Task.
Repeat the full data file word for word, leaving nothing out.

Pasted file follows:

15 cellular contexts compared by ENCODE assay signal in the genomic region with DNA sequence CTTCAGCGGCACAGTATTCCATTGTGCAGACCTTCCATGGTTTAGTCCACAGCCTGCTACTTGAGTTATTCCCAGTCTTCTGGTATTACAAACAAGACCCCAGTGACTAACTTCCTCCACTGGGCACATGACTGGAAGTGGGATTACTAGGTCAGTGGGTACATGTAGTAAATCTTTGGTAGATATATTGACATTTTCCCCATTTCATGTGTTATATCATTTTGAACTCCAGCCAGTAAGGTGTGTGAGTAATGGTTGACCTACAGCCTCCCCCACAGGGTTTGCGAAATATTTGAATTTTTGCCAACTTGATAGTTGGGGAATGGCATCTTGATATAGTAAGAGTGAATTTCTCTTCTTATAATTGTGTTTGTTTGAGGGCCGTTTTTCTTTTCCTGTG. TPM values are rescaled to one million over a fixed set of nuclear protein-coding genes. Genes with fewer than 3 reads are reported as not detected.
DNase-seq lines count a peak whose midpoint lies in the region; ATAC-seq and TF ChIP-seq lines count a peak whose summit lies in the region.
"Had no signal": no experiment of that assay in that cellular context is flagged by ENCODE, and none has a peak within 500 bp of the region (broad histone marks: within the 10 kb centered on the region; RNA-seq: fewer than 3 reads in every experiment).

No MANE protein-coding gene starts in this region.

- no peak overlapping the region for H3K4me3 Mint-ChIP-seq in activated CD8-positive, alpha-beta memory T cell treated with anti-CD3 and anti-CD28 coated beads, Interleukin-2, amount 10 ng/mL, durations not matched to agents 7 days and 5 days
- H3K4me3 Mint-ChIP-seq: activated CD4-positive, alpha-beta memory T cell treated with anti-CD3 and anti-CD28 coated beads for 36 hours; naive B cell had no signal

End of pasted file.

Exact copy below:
15 cellular contexts compared by ENCODE assay signal in the genomic region with DNA sequence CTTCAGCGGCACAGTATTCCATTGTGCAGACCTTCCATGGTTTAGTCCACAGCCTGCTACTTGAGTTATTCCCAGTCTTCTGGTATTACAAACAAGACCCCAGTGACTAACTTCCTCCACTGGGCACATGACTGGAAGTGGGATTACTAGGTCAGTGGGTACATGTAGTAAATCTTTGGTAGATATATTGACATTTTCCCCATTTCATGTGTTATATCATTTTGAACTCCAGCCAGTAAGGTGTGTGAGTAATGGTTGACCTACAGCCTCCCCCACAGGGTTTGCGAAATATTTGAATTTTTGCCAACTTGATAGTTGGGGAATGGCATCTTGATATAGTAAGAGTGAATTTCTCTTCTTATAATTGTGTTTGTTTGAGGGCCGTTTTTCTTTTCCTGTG. TPM values are rescaled to one million over a fixed set of nuclear protein-coding genes. Genes with fewer than 3 reads are reported as not detected.
DNase-seq lines count a peak whose midpoint lies in the region; ATAC-seq and TF ChIP-seq lines count a peak whose summit lies in the region.
"Had no signal": no experiment of that assay in that cellular context is flagged by ENCODE, and none has a peak within 500 bp of the region (broad histone marks: within the 10 kb centered on the region; RNA-seq: fewer than 3 reads in every experiment).

No MANE protein-coding gene starts in this region.

- no peak overlapping the region for H3K4me3 Mint-ChIP-seq in activated CD8-positive, alpha-beta memory T cell treated with anti-CD3 and anti-CD28 coated beads, Interleukin-2, amount 10 ng/mL, durations not matched to agents 7 days and 5 days
- H3K4me3 Mint-ChIP-seq: activated CD4-positive, alpha-beta memory T cell treated with anti-CD3 and anti-CD28 coated beads for 36 hours; naive B cell had no signal